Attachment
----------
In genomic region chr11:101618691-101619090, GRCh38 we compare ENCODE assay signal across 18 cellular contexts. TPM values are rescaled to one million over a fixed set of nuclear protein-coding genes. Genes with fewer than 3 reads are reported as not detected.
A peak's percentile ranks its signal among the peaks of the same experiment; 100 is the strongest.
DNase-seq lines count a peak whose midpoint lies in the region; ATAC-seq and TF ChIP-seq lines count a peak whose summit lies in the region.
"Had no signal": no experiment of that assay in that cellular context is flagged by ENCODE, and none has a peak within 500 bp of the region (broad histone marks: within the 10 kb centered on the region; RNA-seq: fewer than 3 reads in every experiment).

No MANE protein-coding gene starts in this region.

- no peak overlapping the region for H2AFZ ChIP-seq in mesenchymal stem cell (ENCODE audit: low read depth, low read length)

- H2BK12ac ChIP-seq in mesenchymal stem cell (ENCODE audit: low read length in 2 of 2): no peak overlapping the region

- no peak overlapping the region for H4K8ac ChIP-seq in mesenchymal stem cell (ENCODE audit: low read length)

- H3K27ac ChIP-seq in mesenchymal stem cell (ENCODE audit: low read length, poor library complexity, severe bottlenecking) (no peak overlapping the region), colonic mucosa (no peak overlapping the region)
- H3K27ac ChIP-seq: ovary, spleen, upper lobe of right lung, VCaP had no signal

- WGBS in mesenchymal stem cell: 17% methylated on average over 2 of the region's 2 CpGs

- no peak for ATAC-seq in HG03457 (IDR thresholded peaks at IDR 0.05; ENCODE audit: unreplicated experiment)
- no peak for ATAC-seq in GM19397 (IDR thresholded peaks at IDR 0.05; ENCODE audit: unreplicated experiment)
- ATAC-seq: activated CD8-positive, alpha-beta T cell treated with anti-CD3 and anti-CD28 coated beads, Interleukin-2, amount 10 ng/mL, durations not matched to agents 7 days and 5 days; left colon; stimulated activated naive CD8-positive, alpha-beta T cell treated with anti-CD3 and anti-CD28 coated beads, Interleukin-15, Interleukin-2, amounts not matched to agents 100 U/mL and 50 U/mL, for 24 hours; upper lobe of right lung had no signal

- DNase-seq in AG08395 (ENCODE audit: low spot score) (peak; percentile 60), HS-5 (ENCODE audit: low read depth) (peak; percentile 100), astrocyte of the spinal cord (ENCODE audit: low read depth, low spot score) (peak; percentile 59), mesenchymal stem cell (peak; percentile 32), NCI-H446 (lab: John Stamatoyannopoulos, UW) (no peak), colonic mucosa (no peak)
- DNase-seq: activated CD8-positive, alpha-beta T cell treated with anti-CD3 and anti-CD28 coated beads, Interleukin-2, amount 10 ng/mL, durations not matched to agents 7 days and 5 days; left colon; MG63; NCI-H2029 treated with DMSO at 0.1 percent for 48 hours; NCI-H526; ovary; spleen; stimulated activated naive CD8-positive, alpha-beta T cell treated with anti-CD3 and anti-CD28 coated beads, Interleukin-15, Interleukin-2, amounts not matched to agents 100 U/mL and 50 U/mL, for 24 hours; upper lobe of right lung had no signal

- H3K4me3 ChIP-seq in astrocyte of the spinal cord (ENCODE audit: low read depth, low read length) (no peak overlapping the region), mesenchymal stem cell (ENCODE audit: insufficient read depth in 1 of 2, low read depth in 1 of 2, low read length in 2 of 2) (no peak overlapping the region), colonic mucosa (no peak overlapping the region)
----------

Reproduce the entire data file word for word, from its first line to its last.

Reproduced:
In genomic region chr11:101618691-101619090, GRCh38 we compare ENCODE assay signal across 18 cellular contexts. TPM values are rescaled to one million over a fixed set of nuclear protein-coding genes. Genes with fewer than 3 reads are reported as not detected.
A peak's percentile ranks its signal among the peaks of the same experiment; 100 is the strongest.
DNase-seq lines count a peak whose midpoint lies in the region; ATAC-seq and TF ChIP-seq lines count a peak whose summit lies in the region.
"Had no signal": no experiment of that assay in that cellular context is flagged by ENCODE, and none has a peak within 500 bp of the region (broad histone marks: within the 10 kb centered on the region; RNA-seq: fewer than 3 reads in every experiment).

No MANE protein-coding gene starts in this region.

- no peak overlapping the region for H2AFZ ChIP-seq in mesenchymal stem cell (ENCODE audit: low read depth, low read length)

- H2BK12ac ChIP-seq in mesenchymal stem cell (ENCODE audit: low read length in 2 of 2): no peak overlapping the region

- no peak overlapping the region for H4K8ac ChIP-seq in mesenchymal stem cell (ENCODE audit: low read length)

- H3K27ac ChIP-seq in mesenchymal stem cell (ENCODE audit: low read length, poor library complexity, severe bottlenecking) (no peak overlapping the region), colonic mucosa (no peak overlapping the region)
- H3K27ac ChIP-seq: ovary, spleen, upper lobe of right lung, VCaP had no signal

- WGBS in mesenchymal stem cell: 17% methylated on average over 2 of the region's 2 CpGs

- no peak for ATAC-seq in HG03457 (IDR thresholded peaks at IDR 0.05; ENCODE audit: unreplicated experiment)
- no peak for ATAC-seq in GM19397 (IDR thresholded peaks at IDR 0.05; ENCODE audit: unreplicated experiment)
- ATAC-seq: activated CD8-positive, alpha-beta T cell treated with anti-CD3 and anti-CD28 coated beads, Interleukin-2, amount 10 ng/mL, durations not matched to agents 7 days and 5 days; left colon; stimulated activated naive CD8-positive, alpha-beta T cell treated with anti-CD3 and anti-CD28 coated beads, Interleukin-15, Interleukin-2, amounts not matched to agents 100 U/mL and 50 U/mL, for 24 hours; upper lobe of right lung had no signal

- DNase-seq in AG08395 (ENCODE audit: low spot score) (peak; percentile 60), HS-5 (ENCODE audit: low read depth) (peak; percentile 100), astrocyte of the spinal cord (ENCODE audit: low read depth, low spot score) (peak; percentile 59), mesenchymal stem cell (peak; percentile 32), NCI-H446 (lab: John Stamatoyannopoulos, UW) (no peak), colonic mucosa (no peak)
- DNase-seq: activated CD8-positive, alpha-beta T cell treated with anti-CD3 and anti-CD28 coated beads, Interleukin-2, amount 10 ng/mL, durations not matched to agents 7 days and 5 days; left colon; MG63; NCI-H2029 treated with DMSO at 0.1 percent for 48 hours; NCI-H526; ovary; spleen; stimulated activated naive CD8-positive, alpha-beta T cell treated with anti-CD3 and anti-CD28 coated beads, Interleukin-15, Interleukin-2, amounts not matched to agents 100 U/mL and 50 U/mL, for 24 hours; upper lobe of right lung had no signal

- H3K4me3 ChIP-seq in astrocyte of the spinal cord (ENCODE audit: low read depth, low read length) (no peak overlapping the region), mesenchymal stem cell (ENCODE audit: insufficient read depth in 1 of 2, low read depth in 1 of 2, low read length in 2 of 2) (no peak overlapping the region), colonic mucosa (no peak overlapping the region)